“Nominalism” is a concept that can get thrown around carelessly in theological discourse, especially with reference to late medieval scholastic theology (think Scotus, Occam, etc.). It is hard in that context to pin down exactly what “nominalism” is, and it tends to be taken as a far more totalizing concept than I tend to think is warranted. And this expanded discourse occurs especially when the question of the Reformation arises, with some folks on both the Protestant and Catholic side interested in painting reformational theology as nominalist and others interested in refusing that designation.
In any case, the core of nominalism is “voluntarism,” which is best seen when paired with its technical opposite, namely, intellectualism. Broadly speaking, the antagonism here is a question of which mental faculty takes precedence in the mind of God. Is it God’s willing (voluntarism, as the conceptual core of nominalism), or is it God’s knowing (intellectualism)? I’ll speak now simply to the application in the doctrine of creation: a voluntarist / nominalist thinks that God created as God did just because, as an arbitrary exercise of will; an intellectualist thinks that God created in a way consistent with God’s self-knowledge, that is, in a way consistent with the sort of God that God is which, in this case, is not arbitrary but loving, etc. (fill in the blanks here with revelation). Of course, as is always the case in theology, decisions on these sorts of issues have far-reaching consequences . . .
So, with that background, we turn to Osborn. Bold is mine, italics are his:
Ronald E. Osborn, Death Before the Fall: Biblical Literalism and the Problem of Animal Suffering (Downers Grove, IL: IVP Academic, 2014).
The goddess Athena, according to the Greeks, sprang fully formed from the head of Zeus. Not to be outdone, young earth creationists have conceived a Creator who pulls fully formed rabbits and people from out of the soil on day six of creation. But while this would be an impressive feat, we must ask what sort of picture of God emerges from this vision. Is this not a strictly nominalist or voluntarist God whose ways may indeed be stupendous but whose creation – as an inscrutable performance of sheer will – must now also be seen as a kind of deception or sleight of hand? What should we make of a God who creates a universe, an earth, plants, animals and humans with the appearance but not the actuality of age? How many days old did Adam appear on the first day of his creation? Those who would say more than one are positing a basic incongruity between the reality disclosed in Scripture and the realities of the physical world that stare us . . . in the face. . . . Existence at a very fundamental level, in this way of thinking, cannot be believed or trusted. It is at bottom an artificial stage production. Reality has the ontological properties of unreality or surrealism and did so from the very start. (133)Osborn now turns to how this picture of God and creation swings back around to shape thinking about what it means to be human, and especially what it means to be in relationship with God (i.e., what faith is all about):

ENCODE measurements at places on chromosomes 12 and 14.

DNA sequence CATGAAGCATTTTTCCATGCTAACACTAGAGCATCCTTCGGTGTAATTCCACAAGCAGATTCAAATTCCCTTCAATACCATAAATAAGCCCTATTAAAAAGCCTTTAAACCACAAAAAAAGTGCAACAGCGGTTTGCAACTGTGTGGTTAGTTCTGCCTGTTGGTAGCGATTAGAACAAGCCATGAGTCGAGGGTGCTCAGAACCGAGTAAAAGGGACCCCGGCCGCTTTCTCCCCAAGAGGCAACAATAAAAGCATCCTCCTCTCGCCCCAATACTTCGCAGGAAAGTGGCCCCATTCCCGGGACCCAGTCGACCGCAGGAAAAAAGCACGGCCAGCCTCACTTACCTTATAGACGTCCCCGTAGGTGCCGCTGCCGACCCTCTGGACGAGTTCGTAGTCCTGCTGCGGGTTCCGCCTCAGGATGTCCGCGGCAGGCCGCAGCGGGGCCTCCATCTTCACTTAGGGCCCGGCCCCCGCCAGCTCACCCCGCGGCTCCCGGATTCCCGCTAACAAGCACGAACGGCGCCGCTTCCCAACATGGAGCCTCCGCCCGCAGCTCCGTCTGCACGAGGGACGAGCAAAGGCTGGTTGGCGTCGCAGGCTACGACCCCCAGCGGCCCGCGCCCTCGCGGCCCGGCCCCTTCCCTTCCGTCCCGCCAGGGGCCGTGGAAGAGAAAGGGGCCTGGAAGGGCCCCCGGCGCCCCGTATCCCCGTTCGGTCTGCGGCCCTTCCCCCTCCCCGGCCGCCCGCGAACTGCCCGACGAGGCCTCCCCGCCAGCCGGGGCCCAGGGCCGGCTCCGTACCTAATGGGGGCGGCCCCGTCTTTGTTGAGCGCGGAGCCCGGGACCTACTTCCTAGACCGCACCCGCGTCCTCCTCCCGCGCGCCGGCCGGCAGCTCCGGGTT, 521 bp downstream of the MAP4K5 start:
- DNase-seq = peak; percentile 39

What the nominalist Creator seems to require of us is not belief in the superabundance of divine love that opens the possibility of the miraculous as a revelation of what is in fact most natural and most real in God’s inbreaking kingdom – the kind of hyperreality that might even raise a man from the dead. Instead, what the nominalist deity demands of us is a performance of sheer will in turn: the will to believe; fideistic mental compliance to purely propositional assertions in the name of protecting the Bible’s internal coherence; unquestioning acceptance of a creation that now contains the arbitrary and surd elements of an unbelievable magic show (thousand-year-old trees that are really one second old, day-old humans without any memories who nevertheless know how to speak to one another in a fully evolved human language, apparently downloaded directly from the mind of God like preinstalled software).If you’re like me, gentle readers, the thought that jumped into your mind when you finished the last sentence of the above quote is that “literalists” basically believe in the Matrix. Follow the white rabbit…
[Ed. note: Wow, from medieval scholasticism to the Matrix. This is a post for the DET record books.]